#light open System let gravity = -9.81 let spring pos = let k = 10.0 in -k * pos let drag k = fun speed -> -k * speed let euler_implicit accel pos speed delta = let speed2 = speed + delta * accel in pos + delta * speed2, speed2 let rec simulate t0 t_fin delta pos0 speed0 accel_func = if t0 >= t_fin then pos0, speed0 else let t1 = t0 + delta let accel = accel_func pos0 speed0 let pos1, speed1 = euler_implicit accel pos0 speed0 delta in simulate t1 t_fin delta pos1 speed1 accel_func let pos = 0.0 let speed = 0.0 let t0 = 0.0 let t_fin = 10.0 let delta = 1e-3 let accel = fun pos speed -> (drag 1.0) speed + spring pos + gravity let pos_fin, speed_fin = simulate t0 t_fin delta pos speed accel printfn "pos = %3.3f\nspeed = %3.3f\n" pos_fin speed_fin; ignore(Console.ReadKey(true))

The following portions of text are new in this fourth tutorial.

let spring pos = let k = 10.0 in -k * posThis defines a function "spring" which takes a position and returns an acceleration.

"k" is a constant denoting the stiffness of the spring. Having a constant stiffness is not very practical, but it shall do for now.

let drag k = fun speed -> -k * speedThe first line defines a function "drag" which takes a single argument "k", denoting the drag coefficient. The second line demonstrates one of the nice features of functional programming languages: it defines an unnamed function taking a speed and returning a speed, all in one line. This function is itself returned by the drag function. In F# functions are no different than other values, and can be returned from functions. "drag" can be seen as a "function factory". You give it a drag coefficient, and it returns a function similar in nature to the "spring" function above.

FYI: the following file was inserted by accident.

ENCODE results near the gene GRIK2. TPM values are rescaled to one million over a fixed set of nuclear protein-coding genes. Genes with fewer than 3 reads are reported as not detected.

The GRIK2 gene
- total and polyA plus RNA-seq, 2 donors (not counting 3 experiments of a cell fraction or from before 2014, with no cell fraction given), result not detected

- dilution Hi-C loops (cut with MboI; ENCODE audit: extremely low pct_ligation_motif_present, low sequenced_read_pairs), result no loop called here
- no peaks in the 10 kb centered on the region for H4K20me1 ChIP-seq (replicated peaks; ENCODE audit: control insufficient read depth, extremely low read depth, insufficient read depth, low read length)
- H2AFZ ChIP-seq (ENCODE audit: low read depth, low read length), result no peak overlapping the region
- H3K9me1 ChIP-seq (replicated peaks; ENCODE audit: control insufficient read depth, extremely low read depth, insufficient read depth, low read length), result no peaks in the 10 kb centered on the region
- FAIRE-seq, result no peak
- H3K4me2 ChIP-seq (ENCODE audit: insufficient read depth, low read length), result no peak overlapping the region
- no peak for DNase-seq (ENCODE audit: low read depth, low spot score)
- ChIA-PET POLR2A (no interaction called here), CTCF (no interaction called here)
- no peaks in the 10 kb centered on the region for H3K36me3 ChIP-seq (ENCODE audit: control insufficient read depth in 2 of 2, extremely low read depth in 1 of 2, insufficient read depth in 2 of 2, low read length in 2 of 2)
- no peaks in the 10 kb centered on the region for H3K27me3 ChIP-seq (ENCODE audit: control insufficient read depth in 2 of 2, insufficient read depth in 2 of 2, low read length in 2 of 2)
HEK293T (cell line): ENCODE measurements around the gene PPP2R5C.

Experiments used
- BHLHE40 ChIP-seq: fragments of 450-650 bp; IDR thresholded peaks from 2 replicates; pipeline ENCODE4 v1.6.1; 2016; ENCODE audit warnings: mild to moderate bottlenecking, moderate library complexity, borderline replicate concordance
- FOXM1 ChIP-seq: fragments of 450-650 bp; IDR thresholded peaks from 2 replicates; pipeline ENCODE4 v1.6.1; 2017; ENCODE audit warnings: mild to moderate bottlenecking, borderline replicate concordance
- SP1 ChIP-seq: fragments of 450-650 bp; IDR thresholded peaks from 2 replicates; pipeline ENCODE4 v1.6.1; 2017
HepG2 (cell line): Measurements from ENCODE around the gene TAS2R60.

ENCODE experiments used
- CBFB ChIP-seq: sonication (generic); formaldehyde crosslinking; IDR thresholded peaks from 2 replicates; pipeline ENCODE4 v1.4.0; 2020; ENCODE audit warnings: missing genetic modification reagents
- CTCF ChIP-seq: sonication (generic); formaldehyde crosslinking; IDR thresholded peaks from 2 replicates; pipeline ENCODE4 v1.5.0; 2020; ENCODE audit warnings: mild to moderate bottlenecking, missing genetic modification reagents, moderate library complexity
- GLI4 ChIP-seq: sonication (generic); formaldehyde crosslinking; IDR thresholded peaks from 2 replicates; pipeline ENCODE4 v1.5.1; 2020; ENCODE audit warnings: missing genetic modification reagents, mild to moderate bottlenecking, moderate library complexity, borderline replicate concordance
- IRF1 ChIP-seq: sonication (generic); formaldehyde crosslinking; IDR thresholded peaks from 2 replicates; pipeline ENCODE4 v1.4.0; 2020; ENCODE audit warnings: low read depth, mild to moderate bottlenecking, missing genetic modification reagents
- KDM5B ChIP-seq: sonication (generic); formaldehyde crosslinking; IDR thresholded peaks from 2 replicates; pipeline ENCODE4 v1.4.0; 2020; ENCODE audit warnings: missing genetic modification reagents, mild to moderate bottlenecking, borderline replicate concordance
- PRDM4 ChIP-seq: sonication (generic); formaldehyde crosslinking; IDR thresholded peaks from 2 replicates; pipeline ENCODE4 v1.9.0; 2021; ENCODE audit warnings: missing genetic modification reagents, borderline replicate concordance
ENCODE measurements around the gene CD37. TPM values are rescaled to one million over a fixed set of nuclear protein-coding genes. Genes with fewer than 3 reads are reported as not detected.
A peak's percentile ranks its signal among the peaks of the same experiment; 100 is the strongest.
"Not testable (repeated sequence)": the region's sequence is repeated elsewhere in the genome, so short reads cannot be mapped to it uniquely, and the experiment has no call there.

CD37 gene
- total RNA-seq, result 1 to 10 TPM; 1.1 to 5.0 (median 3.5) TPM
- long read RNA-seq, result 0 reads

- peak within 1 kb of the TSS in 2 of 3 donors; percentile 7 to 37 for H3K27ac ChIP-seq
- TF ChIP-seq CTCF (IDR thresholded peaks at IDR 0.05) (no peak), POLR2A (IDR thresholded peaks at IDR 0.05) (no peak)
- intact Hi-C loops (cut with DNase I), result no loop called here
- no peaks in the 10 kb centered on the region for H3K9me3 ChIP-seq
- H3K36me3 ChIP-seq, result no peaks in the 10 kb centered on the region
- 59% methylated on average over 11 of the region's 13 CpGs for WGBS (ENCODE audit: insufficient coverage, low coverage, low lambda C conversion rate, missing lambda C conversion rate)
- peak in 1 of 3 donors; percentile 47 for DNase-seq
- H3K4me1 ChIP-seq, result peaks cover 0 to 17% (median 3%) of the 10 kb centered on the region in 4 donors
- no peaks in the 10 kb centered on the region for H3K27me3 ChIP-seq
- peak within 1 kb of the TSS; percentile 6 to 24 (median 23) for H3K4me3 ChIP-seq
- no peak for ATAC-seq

let rec simulate t0 t_fin delta pos0 speed0 accel_func =Notice how the last argument was renamed from "accel" in Tutorial 3 to "accel_func".

It is now expected that "accel_func" should be a function. There is nothing in the syntax that tells the F# compiler about that, the "_func" suffix is just a naming convention intended to users of "simulate".

let accel = accel_func pos0 speed0This line calls accel_func, passing the position and the speed. The value returned is an acceleration which is passed to "euler_implicit".

let accel = fun pos speed -> (drag 1.0) speed + spring pos + gravityThis is just another way of defining a function. I could just as well have written "let accel pos speed = ...".

This function "accel" takes a position and a speed, and returns the sum of three accelerations:

- a drag, with coefficient 1.0,

- a spring (whose hidden, constant stiffness was defined to 10.0), and

- gravity.

let pos_fin, speed_fin = simulate t0 t_fin delta pos speed accelThe "accel" function is then passed to "simulate", which will use it to sample acceleration each time step.

ignore(Console.ReadKey(true))Notice the "ignore" function, which was not present in the previous tutorial. Since F# main programs are supposed to return nothing (which in F# is of type "unit"), and since Console.ReadKey returns something, "ignore" is used to avoid a warning by the F# compiler.

This concludes this fourth tutorial, in which we saw that functions could be created dynamically, returned from and passed to functions, just as any other value (e.g. floats).

In the next tutorial we will see an implementation of the famous Runge-Kutta 4 method of solving differential equations.

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